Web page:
During 15th century Vietnam, emperor Le Loi found in his possession a most powerful sword–a sword with which lead to a victory against the Chinese, reclaiming Vietnam’s independence.
While sailing on a lake in Hanoi formerly known as Luc Thuy, or “Green Water,” a giant, golden turtle (“Kim Qui”) appeared and took the sword from Le Loi. The turtle submerged to the depths of the lake, where it is said to have guarded the sword for future use, if Vietnam were to be invaded again.
After searching fruitlessly for the magical weapon and turtle, Le Loi accepted that the sword had served its purpose and must be returned. Thus, he renamed the lake “Ho Hoan Kiem” – Lake of the Returned Sword.
At least, that’s what happened according to the famous legend. Today, the lake is home to one of the only four remaining turtles of the critically endangered Rafetus swinhoei species, a giant soft-shelled turtle considered a sacred symbol in Vietnamese culture. A pair resides at Suzhou Zoo in China, and the fourth in Son Tay, Vietnam.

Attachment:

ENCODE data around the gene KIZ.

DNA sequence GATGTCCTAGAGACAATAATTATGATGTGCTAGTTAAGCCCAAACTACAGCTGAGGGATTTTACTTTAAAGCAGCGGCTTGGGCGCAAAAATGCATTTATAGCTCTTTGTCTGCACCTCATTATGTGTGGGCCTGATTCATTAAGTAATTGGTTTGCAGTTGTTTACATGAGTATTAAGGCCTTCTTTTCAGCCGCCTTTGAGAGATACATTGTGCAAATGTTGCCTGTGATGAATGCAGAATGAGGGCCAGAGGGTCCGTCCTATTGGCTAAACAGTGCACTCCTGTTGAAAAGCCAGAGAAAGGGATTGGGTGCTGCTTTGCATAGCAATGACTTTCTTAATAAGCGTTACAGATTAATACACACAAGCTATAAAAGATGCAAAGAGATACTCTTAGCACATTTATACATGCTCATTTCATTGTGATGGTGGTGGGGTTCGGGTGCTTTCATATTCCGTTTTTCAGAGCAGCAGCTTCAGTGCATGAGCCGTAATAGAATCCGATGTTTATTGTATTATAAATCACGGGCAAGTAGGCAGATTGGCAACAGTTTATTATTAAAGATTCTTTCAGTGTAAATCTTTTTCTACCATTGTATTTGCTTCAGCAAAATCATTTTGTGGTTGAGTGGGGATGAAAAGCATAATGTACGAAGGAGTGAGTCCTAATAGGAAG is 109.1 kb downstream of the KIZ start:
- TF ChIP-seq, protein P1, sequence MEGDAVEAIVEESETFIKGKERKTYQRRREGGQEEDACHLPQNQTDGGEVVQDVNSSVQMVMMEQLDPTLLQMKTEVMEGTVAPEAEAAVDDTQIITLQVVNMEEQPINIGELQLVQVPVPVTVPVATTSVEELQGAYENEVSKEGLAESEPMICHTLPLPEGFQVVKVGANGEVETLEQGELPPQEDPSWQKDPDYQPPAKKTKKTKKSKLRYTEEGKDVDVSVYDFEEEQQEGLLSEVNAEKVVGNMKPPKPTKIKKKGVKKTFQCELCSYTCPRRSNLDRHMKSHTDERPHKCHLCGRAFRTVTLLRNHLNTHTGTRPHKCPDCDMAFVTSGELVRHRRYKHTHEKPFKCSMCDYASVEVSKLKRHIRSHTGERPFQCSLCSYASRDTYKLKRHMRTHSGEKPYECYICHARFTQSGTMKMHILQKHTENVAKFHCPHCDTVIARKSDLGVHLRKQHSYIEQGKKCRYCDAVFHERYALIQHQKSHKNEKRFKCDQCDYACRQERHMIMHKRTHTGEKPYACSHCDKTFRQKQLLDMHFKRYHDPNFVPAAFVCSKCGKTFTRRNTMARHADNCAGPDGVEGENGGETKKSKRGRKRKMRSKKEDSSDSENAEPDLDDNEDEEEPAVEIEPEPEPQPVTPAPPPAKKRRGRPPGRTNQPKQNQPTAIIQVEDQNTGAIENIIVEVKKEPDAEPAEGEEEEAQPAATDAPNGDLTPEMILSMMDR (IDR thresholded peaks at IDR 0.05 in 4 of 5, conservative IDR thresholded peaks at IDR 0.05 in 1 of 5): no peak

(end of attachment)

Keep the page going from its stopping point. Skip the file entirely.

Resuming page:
Imagine the alarm that spread when lesions and other injuries caused by pollution were spotted on the cherished turtle’s feet and shell. Many attempts were made to rescue the female turtle for medical treatment, but it wasn’t until early April, months later, that she was successfully caught. The job took two hours and over fifty rescuers. Bystanders cheered as she was finally brought onto land.
Known as The Great Grandfather (her sex hadn’t been determined until this recent rescue), the turtle weighs 372 pounds and is estimated to be over 100 years old.
After three months of treatment, she was well enough to return to the lake on July 12. VietNamNet Bridge reported that the lake had also been cleaned and stocked with carp, chubs, and anabas for the turtle to eat.
And so our legendary turtle lives on, continuing to protect that magical sword at the bottom of the lake.